North Korea said Friday it wanted to ease U.S. concerns about the threat of its nuclear weapons program, but only if Washington promises not to invade and takes other conciliatory steps.
The appeal for a "nonaggression treaty" with the United States came as U.S. officials tried to muster international pressure on North Korea to drop its nuclear program, which was revealed last week.
Citing an unidentified Foreign Ministry official, the North's state-run news agency, KCNA, reported that the isolated country wanted to make a deal with the United States, which it has defined as its No. 1 enemy since the 1950-53 Korean War.
"The DPRK considers that it is a reasonable and realistic solution to the nuclear issue to conclude a nonaggression treaty between the DPRK and the U.S. if the grave situation of the Korean peninsula is to be bridged over," the English-language report said. DPRK stands for Democratic People's Republic of Korea.
Such a deal should include a U.S. pledge to respect the sovereignty and right to economic development of North Korea, which would then be ready to "clear" the United States of its "security concerns," KCNA said.
But the North rejected the American position that talks on improving ties should occur only after the North dismantles its nuclear program.
"Nowadays, the U.S. and its followers assert that negotiations should be held after the DPRK puts down its arms. This is a very abnormal logic," KCNA quoted the North Korean official as saying.
"Then, how can the DPRK counter any attack with empty hands? Their assertion is little short of demanding the DPRK yield to pressure, which means death," he said.
U.S. and South Korean officials said they would study the proposal, though White House spokesman Scott Stanzel said the U.S. position had not changed.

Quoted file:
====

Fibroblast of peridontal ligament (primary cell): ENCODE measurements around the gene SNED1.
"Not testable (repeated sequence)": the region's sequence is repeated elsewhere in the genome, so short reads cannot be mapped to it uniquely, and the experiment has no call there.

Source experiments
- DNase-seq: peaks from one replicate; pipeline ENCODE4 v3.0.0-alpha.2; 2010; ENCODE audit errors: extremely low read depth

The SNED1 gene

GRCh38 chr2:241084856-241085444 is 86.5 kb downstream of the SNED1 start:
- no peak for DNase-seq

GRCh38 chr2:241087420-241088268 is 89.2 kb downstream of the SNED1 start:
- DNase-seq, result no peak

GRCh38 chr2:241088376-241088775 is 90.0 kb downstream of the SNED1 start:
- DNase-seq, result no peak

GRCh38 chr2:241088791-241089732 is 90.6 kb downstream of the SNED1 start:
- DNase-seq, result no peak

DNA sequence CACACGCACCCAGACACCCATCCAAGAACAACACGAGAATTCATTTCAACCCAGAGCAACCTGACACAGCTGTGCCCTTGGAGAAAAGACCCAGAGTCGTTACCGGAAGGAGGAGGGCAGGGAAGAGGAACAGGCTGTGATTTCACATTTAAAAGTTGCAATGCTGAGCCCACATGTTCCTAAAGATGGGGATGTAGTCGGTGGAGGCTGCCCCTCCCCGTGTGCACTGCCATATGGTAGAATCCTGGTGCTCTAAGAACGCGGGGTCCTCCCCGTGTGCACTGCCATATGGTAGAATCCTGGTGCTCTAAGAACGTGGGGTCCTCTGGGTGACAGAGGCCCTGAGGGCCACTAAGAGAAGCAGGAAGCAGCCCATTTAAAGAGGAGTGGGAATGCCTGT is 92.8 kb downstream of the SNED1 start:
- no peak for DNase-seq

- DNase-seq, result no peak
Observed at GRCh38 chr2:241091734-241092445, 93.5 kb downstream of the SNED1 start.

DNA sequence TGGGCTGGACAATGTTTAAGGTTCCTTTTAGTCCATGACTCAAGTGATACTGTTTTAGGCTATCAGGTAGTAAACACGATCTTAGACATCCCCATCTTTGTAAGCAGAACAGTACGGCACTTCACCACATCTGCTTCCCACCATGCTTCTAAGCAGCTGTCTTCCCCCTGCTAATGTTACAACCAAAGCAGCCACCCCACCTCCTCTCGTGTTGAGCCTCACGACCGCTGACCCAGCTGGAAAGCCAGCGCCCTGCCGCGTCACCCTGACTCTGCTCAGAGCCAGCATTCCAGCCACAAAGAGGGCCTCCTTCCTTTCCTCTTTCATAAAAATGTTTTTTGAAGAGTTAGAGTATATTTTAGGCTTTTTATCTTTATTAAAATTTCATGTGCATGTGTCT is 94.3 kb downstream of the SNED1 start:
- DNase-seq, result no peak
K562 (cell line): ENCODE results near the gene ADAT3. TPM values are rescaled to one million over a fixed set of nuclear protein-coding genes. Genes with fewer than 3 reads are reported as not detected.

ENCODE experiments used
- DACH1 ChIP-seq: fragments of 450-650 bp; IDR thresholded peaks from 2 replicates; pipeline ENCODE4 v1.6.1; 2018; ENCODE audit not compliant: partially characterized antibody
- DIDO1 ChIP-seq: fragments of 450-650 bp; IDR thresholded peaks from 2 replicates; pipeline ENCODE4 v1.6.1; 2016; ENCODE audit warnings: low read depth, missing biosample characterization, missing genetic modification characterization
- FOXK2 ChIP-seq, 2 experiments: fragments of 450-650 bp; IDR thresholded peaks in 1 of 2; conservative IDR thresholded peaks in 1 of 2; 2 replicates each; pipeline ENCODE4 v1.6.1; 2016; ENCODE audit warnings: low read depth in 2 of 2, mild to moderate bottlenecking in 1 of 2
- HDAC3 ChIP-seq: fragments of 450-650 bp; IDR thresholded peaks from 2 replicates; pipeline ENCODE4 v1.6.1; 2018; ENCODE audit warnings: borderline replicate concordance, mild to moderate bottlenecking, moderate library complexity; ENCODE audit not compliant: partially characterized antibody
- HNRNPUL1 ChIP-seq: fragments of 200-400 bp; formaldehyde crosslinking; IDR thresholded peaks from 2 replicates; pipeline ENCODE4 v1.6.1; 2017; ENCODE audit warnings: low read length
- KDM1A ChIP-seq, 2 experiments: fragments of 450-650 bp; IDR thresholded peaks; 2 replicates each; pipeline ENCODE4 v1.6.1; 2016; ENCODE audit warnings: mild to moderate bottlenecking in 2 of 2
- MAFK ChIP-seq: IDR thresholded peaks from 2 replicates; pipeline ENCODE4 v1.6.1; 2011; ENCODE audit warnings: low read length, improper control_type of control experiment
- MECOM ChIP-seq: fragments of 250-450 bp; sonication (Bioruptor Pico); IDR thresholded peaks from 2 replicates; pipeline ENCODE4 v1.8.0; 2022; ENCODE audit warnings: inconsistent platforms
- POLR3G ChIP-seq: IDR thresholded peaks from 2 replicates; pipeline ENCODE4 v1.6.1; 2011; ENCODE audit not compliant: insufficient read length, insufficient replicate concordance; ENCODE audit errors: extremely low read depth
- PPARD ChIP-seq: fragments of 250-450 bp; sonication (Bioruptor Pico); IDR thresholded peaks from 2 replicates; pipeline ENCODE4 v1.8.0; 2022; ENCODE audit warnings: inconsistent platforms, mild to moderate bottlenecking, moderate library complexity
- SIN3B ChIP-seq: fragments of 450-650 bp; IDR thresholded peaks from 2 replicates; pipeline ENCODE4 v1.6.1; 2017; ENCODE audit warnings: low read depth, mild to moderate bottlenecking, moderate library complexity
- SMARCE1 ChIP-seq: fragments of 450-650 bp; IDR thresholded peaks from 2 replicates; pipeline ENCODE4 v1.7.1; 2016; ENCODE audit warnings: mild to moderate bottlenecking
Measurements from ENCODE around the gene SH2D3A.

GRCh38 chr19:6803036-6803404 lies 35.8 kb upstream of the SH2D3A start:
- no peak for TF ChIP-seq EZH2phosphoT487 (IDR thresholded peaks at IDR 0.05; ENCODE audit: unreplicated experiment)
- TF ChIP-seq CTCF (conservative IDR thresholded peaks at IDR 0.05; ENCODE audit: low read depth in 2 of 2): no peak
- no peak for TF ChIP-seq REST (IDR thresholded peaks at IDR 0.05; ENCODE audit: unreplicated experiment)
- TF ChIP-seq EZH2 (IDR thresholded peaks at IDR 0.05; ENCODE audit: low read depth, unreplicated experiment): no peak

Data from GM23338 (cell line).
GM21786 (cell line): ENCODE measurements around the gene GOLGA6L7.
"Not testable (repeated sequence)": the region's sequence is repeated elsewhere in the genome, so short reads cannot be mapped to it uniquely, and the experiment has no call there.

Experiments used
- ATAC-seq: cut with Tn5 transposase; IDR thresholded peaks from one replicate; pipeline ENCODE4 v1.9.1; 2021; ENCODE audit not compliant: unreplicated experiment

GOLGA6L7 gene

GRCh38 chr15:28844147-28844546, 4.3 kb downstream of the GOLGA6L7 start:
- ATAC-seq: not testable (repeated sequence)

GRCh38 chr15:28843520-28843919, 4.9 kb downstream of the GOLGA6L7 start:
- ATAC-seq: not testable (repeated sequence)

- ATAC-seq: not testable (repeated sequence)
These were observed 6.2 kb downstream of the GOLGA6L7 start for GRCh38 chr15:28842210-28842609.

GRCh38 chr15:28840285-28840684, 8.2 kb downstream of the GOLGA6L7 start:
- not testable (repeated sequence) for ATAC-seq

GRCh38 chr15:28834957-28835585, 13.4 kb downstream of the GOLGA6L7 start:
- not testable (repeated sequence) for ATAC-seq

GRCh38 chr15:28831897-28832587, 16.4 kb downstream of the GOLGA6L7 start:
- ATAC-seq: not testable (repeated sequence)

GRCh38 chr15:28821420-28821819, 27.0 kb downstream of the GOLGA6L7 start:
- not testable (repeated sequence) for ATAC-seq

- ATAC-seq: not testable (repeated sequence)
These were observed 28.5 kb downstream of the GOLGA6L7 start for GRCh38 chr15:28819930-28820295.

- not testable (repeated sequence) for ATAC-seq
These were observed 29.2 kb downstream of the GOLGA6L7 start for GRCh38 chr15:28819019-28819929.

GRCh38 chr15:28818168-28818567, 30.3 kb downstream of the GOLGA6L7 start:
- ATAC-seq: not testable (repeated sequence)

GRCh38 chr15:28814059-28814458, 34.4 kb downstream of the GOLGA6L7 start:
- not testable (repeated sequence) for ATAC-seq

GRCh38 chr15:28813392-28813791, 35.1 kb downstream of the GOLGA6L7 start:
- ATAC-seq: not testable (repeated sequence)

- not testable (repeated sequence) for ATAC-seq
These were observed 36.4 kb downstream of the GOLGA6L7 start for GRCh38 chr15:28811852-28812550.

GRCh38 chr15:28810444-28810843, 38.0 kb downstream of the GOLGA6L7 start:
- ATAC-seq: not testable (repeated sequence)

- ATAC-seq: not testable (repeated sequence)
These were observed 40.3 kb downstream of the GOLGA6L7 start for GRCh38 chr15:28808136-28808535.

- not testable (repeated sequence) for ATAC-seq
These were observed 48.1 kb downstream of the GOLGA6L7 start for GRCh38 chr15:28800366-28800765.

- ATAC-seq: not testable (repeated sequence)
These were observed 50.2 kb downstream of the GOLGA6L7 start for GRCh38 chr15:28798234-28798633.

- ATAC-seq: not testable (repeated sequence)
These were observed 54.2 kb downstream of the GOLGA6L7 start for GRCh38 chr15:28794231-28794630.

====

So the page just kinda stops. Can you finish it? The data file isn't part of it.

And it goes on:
The North Korean official said Pyongyang "was entitled to possess not only nuclear weapon but any type of weapon more powerful than that so as to defend its sovereignty and right to existence."
The official also accused the United States of failing to fulfill terms of a 1994 accord under which the North agreed to suspend an earlier plutonium-based, nuclear weapons program. The North's second nuclear program, which involves uranium enrichment, violates international accords.
Under the so-called Agreed Framework in 1994, the North promised to abandon its nuclear program, and disavow similar nuclear activity, in return for the U.S.-led construction of two modern, light-water reactors and 500,000 tons of fuel oil a year until the reactors are completed.
North Korea has repeatedly accused the United States of being slow to build the reactors, which are years behind schedule.
On Friday, the North Korean official said Bush's description of North Korea as part of an "axis of evil," along with Iran and Iraq, had amounted to a nullification of the Agreed Framework. The deal also calls for the establishment of diplomatic ties.
He also said that the United States was possibly unwilling to implement the deal, "calculating that the DPRK would collapse sooner or later."
U.S. Assistant Secretary of State James Kelly, who visited Pyongyang earlier this month, said the North Koreans admitted to having a second nuclear program and declared that the Agreed Framework was nullified.
However, North Korea is desperate for aid from the United States and its allies to revive its shattered economy, and has introduced economic reforms in recent months. Some South Korean officials had put a positive spin on its unusual admission of a nuclear weapons program, saying it was evidence of a desire to negotiate a "package" deal on its weapons programs in exchange for economic help.